4. It is proved also by the course of his providences. If God had rather you were damned then Converted and Saved, he would not second his word with his works, and entice you by his daily kindness to himself, and give you all the mercies of this life which are his means to lead you to Repentance, Rom. 2.4. and bring you so often under his rod, to force you into your wits; he would not set so many examples [Page 93] before your eyes; no nor wait on you so patiently as he doth from day to day, and year to year. These be not signs of one that taketh pleasure in your death. If this had been his delight, how easi­ly could he have had thee long ago in Hell? How oft before this could he have catcht thee away in the midst of thy sins, with a curse, or oath, or lye in thy mouth, in thy ignorance and pride, and sensuality? when thou wast last in thy drunkenness, or last de­riding the waies of God, how ea­sily could he have stopt thy breath, and tamed thee with his Plagues, and made thee sober in another world! Alas, how small a matter is it for the Lord Almighty to rule the tongue of the prophanest railer, and tye the hands of the most malicious persecutor, or calm the fury of the bitterest of his ene­mies, and make them know that [Page 94] they are but worms? If he should but frown upon thee, thou wouldst drop into thy grave. If he gave Commission to one of his Angels to go and destroy ten thousand sinners, how quickly would it be done! How easily can he lay thee on thy bed of languishing, and make thee lie roaring there in pain; and make thee eat the words of reproach which thou hast spo­ken against his Servants, his Word, his Worship and his holy Waies? And make thee send to beg their prayers whom thou didst despise in thy presumption? How easily can he lay that flesh under gripes and groans, and make it too weak to hold thy soul, and make it more loathsom then the dung of the earth? That flesh which now must have what it loves, and must not be displeased though God be displeas­ed; but must be humoured in meats, and drink, and cloaths, whatever [Page 95] God say to the contrary, how quickly would the frowns of God consume it? When thou wast passionately defending thy sin, and quarrelling with them that would have drawn thee from it, and shewing thy spleen against the reprover, and pleading for the works of darkness; how easily could God have snatcht thee away in a moment, and set thee before his dreadful Majesty, where thou shouldst see ten thousand times ten thousand of glorious Angels wait­ing on his throne? and have cal­led thee there to plead thy cause, and asked thee, What hast thou now to say against thy Creator, his Truth, his Servants, or his holy waies? Now plead thy cause, and make the best of it that thou canst. Now what canst thou say in excuse of thy sin? Now give account of thy worldliness and fleshly life, of thy time, of all the mercies thou hast [Page 96] had. O how thy stubborn heart would have melted, and thy proud looks be taken down, and thy countenance be appaled, and thy stout words turned into speechless silence, or dreadful cries, if God had but set thee thus at his Bar, and pleaded his own cause with thee, which thou hast here so ma­liciously pleaded against! How easily can he at any time say to thy guilty soul, [Come away and live in that flesh no more till the resurre­ction] and it cannot resist? A word of his mouth would take off the poise of thy present life, and then all thy parts and powers would stand still: and if he say unto thee, [Live no longer: or live in Hell] thou couldst not dis­obey.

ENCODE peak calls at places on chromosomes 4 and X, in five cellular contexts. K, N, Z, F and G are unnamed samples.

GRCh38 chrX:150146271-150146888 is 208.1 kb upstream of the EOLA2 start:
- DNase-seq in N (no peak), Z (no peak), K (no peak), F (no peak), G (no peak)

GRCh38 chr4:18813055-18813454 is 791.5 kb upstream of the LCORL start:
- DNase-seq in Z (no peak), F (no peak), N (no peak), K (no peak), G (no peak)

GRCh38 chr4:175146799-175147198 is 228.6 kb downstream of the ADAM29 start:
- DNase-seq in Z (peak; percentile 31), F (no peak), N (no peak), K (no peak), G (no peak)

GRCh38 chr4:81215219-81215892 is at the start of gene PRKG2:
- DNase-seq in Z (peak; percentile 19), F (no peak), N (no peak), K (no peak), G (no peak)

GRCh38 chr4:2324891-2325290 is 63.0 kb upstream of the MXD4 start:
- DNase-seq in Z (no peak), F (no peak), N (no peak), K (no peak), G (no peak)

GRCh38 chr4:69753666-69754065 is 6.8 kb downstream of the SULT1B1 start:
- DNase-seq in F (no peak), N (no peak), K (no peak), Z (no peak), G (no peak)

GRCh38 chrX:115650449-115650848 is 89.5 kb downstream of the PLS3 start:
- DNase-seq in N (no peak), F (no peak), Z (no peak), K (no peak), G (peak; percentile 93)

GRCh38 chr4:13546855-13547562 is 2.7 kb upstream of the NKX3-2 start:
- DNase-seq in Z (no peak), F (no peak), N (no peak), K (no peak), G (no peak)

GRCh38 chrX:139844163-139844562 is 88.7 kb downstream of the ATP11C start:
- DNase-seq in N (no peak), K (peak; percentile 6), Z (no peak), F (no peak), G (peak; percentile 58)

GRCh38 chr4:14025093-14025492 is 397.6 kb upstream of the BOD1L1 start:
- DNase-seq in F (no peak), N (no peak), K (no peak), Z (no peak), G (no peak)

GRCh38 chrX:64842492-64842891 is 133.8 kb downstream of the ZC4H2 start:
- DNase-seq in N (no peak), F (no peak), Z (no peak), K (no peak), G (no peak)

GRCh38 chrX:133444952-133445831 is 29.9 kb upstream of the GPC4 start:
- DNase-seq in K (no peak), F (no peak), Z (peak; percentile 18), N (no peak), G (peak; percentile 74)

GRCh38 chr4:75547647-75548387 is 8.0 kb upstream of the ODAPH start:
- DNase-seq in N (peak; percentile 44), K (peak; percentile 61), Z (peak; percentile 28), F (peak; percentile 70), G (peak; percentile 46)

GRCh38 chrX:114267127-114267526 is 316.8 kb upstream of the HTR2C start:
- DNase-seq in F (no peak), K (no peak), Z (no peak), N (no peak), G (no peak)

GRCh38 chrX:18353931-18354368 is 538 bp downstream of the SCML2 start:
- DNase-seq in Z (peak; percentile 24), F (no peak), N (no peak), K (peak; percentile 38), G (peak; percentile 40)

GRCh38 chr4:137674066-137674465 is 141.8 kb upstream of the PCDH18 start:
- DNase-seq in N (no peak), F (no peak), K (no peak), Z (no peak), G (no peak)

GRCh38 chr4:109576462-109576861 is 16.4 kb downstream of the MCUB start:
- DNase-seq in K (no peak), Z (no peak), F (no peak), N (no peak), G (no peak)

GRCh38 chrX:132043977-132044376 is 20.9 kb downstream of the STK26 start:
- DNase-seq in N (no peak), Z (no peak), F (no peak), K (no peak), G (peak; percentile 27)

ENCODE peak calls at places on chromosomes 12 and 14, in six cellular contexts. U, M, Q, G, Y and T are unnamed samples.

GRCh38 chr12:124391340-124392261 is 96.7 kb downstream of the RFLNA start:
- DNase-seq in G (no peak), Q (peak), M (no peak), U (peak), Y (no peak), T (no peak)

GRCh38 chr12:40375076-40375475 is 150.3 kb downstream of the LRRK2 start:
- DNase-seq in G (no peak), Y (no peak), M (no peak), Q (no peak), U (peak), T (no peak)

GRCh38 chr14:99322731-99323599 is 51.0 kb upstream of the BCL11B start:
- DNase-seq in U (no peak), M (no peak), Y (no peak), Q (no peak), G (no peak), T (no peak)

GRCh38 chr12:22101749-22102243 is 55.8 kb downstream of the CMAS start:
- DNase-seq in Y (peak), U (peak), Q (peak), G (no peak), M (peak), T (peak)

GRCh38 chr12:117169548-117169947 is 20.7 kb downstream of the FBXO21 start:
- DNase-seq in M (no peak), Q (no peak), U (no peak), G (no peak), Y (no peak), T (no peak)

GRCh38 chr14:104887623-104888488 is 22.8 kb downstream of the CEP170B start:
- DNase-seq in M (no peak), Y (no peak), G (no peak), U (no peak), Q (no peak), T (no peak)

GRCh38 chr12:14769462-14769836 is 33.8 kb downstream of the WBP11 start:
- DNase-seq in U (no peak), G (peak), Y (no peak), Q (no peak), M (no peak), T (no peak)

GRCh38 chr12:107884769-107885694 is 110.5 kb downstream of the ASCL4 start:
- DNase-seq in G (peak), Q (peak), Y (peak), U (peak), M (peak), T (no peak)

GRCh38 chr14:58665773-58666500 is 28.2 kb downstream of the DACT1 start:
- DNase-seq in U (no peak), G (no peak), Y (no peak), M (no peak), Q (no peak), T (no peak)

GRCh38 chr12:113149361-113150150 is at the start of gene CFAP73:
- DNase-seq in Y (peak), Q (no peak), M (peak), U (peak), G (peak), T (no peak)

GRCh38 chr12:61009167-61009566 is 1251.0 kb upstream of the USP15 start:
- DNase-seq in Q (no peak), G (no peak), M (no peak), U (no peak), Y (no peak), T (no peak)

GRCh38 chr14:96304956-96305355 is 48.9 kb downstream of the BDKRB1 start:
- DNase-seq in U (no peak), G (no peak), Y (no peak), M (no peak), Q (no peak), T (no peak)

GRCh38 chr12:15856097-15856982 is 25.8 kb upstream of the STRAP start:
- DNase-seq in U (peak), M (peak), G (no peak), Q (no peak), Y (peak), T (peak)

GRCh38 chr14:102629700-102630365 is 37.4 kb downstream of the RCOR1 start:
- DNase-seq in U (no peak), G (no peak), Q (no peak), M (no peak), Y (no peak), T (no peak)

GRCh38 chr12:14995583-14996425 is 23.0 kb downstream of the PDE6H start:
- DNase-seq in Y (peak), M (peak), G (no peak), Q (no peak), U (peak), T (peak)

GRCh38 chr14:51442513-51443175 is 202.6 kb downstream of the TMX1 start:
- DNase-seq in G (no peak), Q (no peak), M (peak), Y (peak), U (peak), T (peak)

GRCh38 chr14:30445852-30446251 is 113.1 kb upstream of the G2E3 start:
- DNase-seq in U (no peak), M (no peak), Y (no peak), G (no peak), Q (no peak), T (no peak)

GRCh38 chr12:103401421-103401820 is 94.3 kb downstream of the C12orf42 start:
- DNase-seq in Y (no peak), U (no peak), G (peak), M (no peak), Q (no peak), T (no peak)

But God hath yet done none of this; but hath patiently forborn thee, and mercifully upheld thee; and given thee that breath which [Page 97] thou didst breath out against him, and given those Mercies which thou didst sacrifice to thy flesh, and afforded thee that provision, which thou spentest to satisfie thy greedy throat; he gave thee every minute of that time, which thou didst waste in idleness, or drunken­ness, or worldliness: and doth not all this Patience and Mercy shew that he desired not thy damnati­on? Can the candle burn without the oyl? Can your houses stand without the earth to bear them? As well as you can live an hour without the support of God. And why did he so long support thy life, but to see when thou wouldst bethink thee of the folly of thy waies, and return and live? Will any man purposely put arms into his enemies hands to resist him? or hold the Candle to a Murderer that is killing his chil­dren, or to an idle servant that [Page 98] Plaies or sleeps the while. Surely it is to see whether thou wilt at last Return and Live, that God hath so long waited on thee.